M’rashtra tops in HIV-related deaths in ’18-19
The state has earned the dubious distinction of recording the highest number of HIV-related deaths (1,509) in the country in 2018-19. It lagged behind Andhra Pradesh and Karnataka at number 3 in the previous two years.
These damning statistics, at a time when the HIV epidemic across the world is slowing down, has been compiled from the website of the central health ministry’s health management information system (HMIS). The data shows that 1,509 HIV deaths took place in Maharashtra between April 1, 2018, and February 28, 2019. This is an 11% increase over the previous year.
The HMIS data also shows that most of the deaths took place in rural pockets.
94% of HIV deaths in Maha from rural areas: RTI data
Of the 1,509 HIV-related deaths in Maharashtra, only 88 took place in urban areas. “Out of every 17 deaths in Maharashtra, 16 are from the rural areas,” said RTI activist Chetan Kothari, who compiled the data. “This shows that people living in urban areas have better access to healthcare systems than those in rural areas.’’ The worst districts as far as deaths are concerned included Pune (270 deaths), Mumbai (128) and Sangli (103). Incidentally, most deaths in Mumbai have also been listed as “rural deaths” in the HMIS excelsheet.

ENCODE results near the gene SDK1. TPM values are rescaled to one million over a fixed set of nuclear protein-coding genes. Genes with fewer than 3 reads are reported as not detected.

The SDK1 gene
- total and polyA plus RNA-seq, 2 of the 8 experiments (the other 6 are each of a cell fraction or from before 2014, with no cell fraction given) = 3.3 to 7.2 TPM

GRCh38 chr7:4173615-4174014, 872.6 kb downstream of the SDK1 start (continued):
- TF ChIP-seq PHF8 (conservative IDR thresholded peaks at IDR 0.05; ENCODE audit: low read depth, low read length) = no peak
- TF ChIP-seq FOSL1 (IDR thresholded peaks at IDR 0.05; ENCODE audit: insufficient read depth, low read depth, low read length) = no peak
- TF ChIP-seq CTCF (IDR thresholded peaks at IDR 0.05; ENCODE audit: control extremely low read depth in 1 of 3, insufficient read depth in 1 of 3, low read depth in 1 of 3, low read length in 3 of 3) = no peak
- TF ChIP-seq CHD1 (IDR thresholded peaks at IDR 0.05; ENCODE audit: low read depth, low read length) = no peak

National AIDS Control Organisation officials, however, said any increase in HIV deaths in Maharashtra should be viewed against the fact that it has the highest number of people living with HIV (PLHIV). “Andhra Pradesh used to have the highest number, but it has now split. It is not, hence, surprising that Maharashtra now has the largest numbers,” said NACO’s Dr Manish Bamrotiya. “We used to have 10.5 PLHIVs on medications until two years ago, but the number has increased to 13 lakh now,” he added.
In the last two years, NACO started Mission Sampark to locate PLHIVs who were lost. “We found out about deaths that had not been reported to the authorities. Some of these deaths were perhaps added to the overall numbers at a later date, leading to an increase in the number of deaths,” said a senior government official. He added the HMIS data is mainly drawn from hospitals and is primary. The data from AIDS Control Societies such as MSACS (Maharashtra State AIDS Control Society) and MDACS (Mumbai District AIDS Control Society) is more refined and studied.
Officials of Maharashtra State AIDS Control Society (MSACS), which oversees the implementation of HIV\AIDS control programme in the state, refuted the data. “We have spoken to HMIS officials about this data. The urban-rural divide seems incorrect as far as Maharashtra is concerned,’’ said MSACS joint programme director Dr Pramod Deoraj. Dr Srikala Achraya of MDACS said urban centres had testing centres and field reporting systems that helped early detection and reduced the chance of death.